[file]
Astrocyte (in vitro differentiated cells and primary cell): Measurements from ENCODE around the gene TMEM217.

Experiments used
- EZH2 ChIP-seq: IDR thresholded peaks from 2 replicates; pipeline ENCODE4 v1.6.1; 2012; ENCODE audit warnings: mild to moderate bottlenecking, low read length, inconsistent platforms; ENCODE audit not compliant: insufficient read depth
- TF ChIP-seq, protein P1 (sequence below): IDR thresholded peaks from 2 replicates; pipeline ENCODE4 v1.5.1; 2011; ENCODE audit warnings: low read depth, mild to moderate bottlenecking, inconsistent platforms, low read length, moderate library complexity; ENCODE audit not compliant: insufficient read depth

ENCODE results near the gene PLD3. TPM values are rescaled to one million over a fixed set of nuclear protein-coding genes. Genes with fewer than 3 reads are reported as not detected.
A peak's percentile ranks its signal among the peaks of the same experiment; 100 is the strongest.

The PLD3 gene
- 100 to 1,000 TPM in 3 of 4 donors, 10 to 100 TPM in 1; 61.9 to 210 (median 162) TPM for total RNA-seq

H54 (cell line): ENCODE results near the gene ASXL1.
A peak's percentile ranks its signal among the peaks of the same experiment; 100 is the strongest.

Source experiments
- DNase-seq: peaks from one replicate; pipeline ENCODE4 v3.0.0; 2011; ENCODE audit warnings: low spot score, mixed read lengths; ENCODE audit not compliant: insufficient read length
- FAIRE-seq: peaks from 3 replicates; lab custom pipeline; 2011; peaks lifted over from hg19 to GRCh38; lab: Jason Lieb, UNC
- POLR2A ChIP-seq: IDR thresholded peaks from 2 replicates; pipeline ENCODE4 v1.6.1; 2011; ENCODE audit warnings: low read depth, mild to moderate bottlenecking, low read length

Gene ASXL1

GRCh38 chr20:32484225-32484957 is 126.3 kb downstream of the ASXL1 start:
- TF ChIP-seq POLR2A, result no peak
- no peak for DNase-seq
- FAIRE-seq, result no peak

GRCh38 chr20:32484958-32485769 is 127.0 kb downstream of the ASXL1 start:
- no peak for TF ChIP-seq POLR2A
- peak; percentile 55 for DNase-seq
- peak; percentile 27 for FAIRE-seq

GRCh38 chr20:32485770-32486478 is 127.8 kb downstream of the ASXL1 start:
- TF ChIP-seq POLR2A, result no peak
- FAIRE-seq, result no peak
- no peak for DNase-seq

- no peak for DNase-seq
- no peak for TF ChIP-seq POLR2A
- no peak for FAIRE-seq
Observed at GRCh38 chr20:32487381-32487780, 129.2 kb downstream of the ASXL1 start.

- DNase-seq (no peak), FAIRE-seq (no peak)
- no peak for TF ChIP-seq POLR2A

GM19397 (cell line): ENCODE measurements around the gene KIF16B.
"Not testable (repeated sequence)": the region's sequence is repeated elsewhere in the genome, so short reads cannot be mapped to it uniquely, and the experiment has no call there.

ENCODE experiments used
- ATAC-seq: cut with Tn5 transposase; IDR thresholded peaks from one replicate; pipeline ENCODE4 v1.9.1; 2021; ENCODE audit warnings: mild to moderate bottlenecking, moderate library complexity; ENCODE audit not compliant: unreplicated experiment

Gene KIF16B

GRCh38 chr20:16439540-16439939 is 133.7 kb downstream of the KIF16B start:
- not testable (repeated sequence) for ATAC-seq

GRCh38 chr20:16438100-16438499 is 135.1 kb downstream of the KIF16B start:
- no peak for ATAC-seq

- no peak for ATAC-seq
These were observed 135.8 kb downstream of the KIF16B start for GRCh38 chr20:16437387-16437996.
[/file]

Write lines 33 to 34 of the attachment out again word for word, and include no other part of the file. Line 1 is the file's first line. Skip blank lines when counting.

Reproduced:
- no peak for TF ChIP-seq POLR2A

GM19397 (cell line): ENCODE measurements around the gene KIF16B.